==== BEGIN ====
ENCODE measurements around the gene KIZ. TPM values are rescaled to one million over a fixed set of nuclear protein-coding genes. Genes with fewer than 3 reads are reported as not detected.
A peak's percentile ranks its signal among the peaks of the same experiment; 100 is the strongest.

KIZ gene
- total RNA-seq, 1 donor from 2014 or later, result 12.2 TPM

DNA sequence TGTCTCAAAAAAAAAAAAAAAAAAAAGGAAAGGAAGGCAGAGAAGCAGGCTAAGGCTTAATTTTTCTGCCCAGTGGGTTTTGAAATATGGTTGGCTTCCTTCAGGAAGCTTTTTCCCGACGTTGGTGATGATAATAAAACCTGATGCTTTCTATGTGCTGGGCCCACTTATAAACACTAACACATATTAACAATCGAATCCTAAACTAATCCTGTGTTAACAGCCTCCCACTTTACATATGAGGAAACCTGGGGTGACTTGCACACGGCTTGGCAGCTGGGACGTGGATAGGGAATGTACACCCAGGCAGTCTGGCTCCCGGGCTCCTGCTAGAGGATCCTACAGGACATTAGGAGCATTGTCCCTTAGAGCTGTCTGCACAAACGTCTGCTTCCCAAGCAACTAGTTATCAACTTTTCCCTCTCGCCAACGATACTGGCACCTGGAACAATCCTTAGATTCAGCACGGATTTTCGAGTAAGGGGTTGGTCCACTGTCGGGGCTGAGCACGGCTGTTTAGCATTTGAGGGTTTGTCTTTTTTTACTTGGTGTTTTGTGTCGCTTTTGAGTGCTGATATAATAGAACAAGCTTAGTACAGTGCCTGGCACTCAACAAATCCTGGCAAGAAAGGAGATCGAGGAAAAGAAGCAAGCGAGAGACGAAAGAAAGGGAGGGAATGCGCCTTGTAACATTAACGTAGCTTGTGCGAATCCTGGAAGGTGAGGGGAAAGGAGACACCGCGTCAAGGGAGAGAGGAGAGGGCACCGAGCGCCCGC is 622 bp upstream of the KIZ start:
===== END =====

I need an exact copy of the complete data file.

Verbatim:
ENCODE measurements around the gene KIZ. TPM values are rescaled to one million over a fixed set of nuclear protein-coding genes. Genes with fewer than 3 reads are reported as not detected.
A peak's percentile ranks its signal among the peaks of the same experiment; 100 is the strongest.

KIZ gene
- total RNA-seq, 1 donor from 2014 or later, result 12.2 TPM

DNA sequence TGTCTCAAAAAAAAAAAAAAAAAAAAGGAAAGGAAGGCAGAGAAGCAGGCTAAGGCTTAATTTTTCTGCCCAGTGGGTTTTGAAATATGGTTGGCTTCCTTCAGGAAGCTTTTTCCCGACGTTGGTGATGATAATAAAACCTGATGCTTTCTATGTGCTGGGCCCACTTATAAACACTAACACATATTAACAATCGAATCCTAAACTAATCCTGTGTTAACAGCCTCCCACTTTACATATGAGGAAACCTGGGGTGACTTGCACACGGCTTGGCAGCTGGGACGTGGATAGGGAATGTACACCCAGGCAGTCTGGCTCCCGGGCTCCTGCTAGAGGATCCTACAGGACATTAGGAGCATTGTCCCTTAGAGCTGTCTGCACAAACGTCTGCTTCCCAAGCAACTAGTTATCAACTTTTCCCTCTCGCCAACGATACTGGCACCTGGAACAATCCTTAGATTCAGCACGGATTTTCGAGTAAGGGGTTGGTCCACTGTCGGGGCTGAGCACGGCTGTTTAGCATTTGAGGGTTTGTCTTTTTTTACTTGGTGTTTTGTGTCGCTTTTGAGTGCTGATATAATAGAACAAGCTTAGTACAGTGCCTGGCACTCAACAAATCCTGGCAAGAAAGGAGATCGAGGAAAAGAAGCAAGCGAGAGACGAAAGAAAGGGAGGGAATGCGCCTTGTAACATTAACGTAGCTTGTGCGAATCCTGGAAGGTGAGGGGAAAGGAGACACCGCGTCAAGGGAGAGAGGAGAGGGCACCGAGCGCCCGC is 622 bp upstream of the KIZ start: